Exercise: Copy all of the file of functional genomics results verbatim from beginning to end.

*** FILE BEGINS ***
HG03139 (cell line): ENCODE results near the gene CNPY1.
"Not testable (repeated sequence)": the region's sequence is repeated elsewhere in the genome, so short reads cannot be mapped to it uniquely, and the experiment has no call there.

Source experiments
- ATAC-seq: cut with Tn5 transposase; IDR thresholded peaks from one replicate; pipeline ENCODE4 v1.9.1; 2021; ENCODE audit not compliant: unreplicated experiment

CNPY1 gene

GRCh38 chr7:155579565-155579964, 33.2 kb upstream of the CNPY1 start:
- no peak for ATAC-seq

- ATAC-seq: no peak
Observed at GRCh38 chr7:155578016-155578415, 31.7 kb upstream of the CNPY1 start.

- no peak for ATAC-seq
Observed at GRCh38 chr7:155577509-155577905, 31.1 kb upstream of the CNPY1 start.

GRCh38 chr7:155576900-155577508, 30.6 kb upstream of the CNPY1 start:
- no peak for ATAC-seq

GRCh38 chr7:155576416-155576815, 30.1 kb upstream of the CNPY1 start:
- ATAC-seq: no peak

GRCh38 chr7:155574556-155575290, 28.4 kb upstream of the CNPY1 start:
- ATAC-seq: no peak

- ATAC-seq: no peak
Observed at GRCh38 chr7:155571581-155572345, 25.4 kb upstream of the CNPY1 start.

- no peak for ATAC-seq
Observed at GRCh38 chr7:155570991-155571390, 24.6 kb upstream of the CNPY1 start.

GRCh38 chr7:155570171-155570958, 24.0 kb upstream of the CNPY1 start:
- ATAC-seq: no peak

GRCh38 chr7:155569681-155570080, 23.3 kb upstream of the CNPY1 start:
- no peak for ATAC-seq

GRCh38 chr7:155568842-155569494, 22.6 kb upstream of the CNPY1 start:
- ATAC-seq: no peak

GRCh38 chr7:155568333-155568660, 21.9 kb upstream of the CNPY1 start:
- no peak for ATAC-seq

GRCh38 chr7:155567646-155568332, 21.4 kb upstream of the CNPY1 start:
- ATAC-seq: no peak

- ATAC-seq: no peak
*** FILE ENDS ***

HG03139 (cell line): ENCODE results near the gene CNPY1.
"Not testable (repeated sequence)": the region's sequence is repeated elsewhere in the genome, so short reads cannot be mapped to it uniquely, and the experiment has no call there.

Source experiments
- ATAC-seq: cut with Tn5 transposase; IDR thresholded peaks from one replicate; pipeline ENCODE4 v1.9.1; 2021; ENCODE audit not compliant: unreplicated experiment

CNPY1 gene

GRCh38 chr7:155579565-155579964, 33.2 kb upstream of the CNPY1 start:
- no peak for ATAC-seq

- ATAC-seq: no peak
Observed at GRCh38 chr7:155578016-155578415, 31.7 kb upstream of the CNPY1 start.

- no peak for ATAC-seq
Observed at GRCh38 chr7:155577509-155577905, 31.1 kb upstream of the CNPY1 start.

GRCh38 chr7:155576900-155577508, 30.6 kb upstream of the CNPY1 start:
- no peak for ATAC-seq

GRCh38 chr7:155576416-155576815, 30.1 kb upstream of the CNPY1 start:
- ATAC-seq: no peak

GRCh38 chr7:155574556-155575290, 28.4 kb upstream of the CNPY1 start:
- ATAC-seq: no peak

- ATAC-seq: no peak
Observed at GRCh38 chr7:155571581-155572345, 25.4 kb upstream of the CNPY1 start.

- no peak for ATAC-seq
Observed at GRCh38 chr7:155570991-155571390, 24.6 kb upstream of the CNPY1 start.

GRCh38 chr7:155570171-155570958, 24.0 kb upstream of the CNPY1 start:
- ATAC-seq: no peak

GRCh38 chr7:155569681-155570080, 23.3 kb upstream of the CNPY1 start:
- no peak for ATAC-seq

GRCh38 chr7:155568842-155569494, 22.6 kb upstream of the CNPY1 start:
- ATAC-seq: no peak

GRCh38 chr7:155568333-155568660, 21.9 kb upstream of the CNPY1 start:
- no peak for ATAC-seq

GRCh38 chr7:155567646-155568332, 21.4 kb upstream of the CNPY1 start:
- ATAC-seq: no peak

- ATAC-seq: no peak